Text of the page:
Published on in Health Tip of the Week
In this fast-paced world, we all need reminders to slow down, focus on what’s important, and better appreciate the people around us — especially the littlest people in our lives. This Valentine’s Day, skip the sweets (or at least some of them!) and try these quick, easy and inexpensive ways to reconnect with your kids.
- Put away the electronics. When school work and the work day are done, spend time engaging with your kids instead of your email. Get on the floor and play a game, talk to your child about her day, ask about her friends or favorite pastimes. Those social media posts can wait.
- Pay attention. Look at your child when he talks to you. Making eye contact during a conversation is a simple way to let your child know you’re tuned in and that you value what he has to say. If you need to finish dinner or the laundry, ask your child to be patient for a few minutes so you’re sure to give him your full attention when you’re ready.
- Be true to your word. If you promise your child you’ll play cards after dinner, do it. Keeping “promises,” no matter how small they seem, shows your child that she’s a priority and promotes trust.
- Tell your child you love him when he least expects to hear it. Many of us only tell our kids we love them at bedtime or when they head off to school. But do you say it when your child says something funny that cracks the family up? Or when you catch him really concentrating on his homework? Declarations of love may be more memorable and meaningful when they’re unexpected.
- Show your love quietly. Some kids get self-conscious about telling their parents they love them, or hearing parents say they love them — especially in front of friends. Creating a special signal — such as putting a hand to your heart — that you both know means “I love you” can be a fun and less cringe-worthy way to share your love. If you have more than one child, try developing different signals for each one to make kids feel uniquely loved.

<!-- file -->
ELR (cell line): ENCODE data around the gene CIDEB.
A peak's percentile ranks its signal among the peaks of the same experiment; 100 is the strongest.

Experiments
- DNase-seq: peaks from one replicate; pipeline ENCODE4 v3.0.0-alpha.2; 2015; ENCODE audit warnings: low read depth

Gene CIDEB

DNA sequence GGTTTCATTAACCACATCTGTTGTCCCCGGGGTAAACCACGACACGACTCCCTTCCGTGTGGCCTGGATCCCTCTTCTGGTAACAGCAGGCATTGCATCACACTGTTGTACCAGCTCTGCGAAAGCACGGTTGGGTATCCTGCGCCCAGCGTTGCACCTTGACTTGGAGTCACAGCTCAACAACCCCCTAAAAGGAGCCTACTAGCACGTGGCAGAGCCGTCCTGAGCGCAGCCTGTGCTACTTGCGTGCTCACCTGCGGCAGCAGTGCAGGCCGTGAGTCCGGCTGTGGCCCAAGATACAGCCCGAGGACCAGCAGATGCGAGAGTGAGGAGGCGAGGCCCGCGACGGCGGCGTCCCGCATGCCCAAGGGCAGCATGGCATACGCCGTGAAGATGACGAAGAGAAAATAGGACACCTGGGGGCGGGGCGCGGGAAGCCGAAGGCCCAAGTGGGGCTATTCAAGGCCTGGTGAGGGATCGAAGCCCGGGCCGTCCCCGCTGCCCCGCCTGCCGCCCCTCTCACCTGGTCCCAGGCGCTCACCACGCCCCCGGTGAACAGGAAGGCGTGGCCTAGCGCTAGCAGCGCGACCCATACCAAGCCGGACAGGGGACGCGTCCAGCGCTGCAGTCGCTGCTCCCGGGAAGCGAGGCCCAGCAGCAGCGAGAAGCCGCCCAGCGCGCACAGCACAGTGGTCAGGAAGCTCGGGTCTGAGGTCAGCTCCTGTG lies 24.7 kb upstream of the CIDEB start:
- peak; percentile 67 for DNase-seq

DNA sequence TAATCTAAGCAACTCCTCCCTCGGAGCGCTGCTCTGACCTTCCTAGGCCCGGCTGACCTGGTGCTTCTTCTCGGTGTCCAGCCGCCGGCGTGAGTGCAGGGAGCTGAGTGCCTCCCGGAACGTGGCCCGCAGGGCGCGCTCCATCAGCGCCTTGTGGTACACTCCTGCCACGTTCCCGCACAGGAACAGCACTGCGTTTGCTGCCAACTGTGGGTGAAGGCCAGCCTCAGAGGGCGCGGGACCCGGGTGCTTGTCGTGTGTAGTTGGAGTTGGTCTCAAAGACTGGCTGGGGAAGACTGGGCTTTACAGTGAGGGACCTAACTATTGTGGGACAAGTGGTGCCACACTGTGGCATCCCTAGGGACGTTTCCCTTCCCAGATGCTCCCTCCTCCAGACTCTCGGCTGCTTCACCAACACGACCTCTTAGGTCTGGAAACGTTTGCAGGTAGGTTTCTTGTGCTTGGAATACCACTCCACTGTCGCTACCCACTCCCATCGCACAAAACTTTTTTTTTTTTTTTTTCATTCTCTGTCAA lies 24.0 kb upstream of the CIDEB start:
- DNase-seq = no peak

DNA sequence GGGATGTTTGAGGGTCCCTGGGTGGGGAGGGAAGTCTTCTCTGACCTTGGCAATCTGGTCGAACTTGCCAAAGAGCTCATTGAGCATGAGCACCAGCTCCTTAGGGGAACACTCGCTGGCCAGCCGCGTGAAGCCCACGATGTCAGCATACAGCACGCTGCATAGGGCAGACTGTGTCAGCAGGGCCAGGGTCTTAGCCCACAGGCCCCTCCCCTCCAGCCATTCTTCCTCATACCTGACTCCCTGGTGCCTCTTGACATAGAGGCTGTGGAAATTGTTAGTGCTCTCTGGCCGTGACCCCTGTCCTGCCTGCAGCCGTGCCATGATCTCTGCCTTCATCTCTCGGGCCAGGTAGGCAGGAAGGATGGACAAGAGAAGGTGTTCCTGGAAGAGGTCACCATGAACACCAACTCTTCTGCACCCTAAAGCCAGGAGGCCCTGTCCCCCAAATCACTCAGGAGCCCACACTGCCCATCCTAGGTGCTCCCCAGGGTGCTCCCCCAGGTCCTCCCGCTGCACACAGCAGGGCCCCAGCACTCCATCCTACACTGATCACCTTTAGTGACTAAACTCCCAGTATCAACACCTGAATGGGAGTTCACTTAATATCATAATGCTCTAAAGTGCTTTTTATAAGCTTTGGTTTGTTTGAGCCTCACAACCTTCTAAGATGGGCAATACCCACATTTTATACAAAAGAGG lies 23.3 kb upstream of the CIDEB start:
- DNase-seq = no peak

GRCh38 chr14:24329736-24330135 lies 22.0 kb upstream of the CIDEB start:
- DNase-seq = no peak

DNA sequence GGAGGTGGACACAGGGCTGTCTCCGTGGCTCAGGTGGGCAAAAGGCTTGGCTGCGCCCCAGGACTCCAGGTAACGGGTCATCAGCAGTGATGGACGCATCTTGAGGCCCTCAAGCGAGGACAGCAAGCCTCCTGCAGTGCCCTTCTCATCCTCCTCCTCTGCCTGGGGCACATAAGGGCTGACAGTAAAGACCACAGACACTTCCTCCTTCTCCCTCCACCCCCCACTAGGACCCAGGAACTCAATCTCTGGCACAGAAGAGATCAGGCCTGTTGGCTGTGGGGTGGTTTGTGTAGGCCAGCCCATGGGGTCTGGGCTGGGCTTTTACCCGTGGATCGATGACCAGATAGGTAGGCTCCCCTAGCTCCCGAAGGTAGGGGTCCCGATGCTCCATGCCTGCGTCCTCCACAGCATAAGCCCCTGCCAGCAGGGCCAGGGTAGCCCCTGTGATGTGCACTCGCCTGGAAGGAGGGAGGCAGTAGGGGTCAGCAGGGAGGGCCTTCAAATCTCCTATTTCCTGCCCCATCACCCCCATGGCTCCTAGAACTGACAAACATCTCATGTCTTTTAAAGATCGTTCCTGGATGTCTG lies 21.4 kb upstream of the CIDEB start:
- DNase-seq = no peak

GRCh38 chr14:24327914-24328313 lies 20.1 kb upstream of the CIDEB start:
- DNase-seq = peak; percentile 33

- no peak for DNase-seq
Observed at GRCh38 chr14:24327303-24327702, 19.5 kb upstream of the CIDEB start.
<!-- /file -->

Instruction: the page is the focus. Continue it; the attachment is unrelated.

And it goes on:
- Speak positively. Give your children positive reinforcement when you see them doing something good. Make sure they know you notice when they behave appropriately or go above and beyond and be specific with your praise. For example: “I liked how you asked your sister to join your team when you saw her classmates weren’t including her. It really cheered her up and was very thoughtful of you.”
- Display your child’s creativity. Tape up the special drawings or cards your child makes. Give the clay turtle he sculpted a prime spot on a living room shelf. Share his spooky Halloween story with friends by email or social media. These acts show your child you’re proud of him and that you appreciate his creative efforts.
- Battle bad moods. If your child is feeling down, give her an affectionate pat on the back or reassuring hug. Make some hot chocolate or her favorite snack. Sometimes a little distraction will help improve her mood. And be sure to ask if there’s anything you can do to help her feel better — and if there’s not, let her know you are always available to listen.
- Be affectionate. Give your children plenty of hugs and kisses. On weekend mornings, snuggle in bed. Cuddle on the sofa during a family movie. Have tickle battles and funny face contests. You’re not only showing your love, you’re showing them how to love.
Contributed by: Patrick S. Pasquariello Jr., MD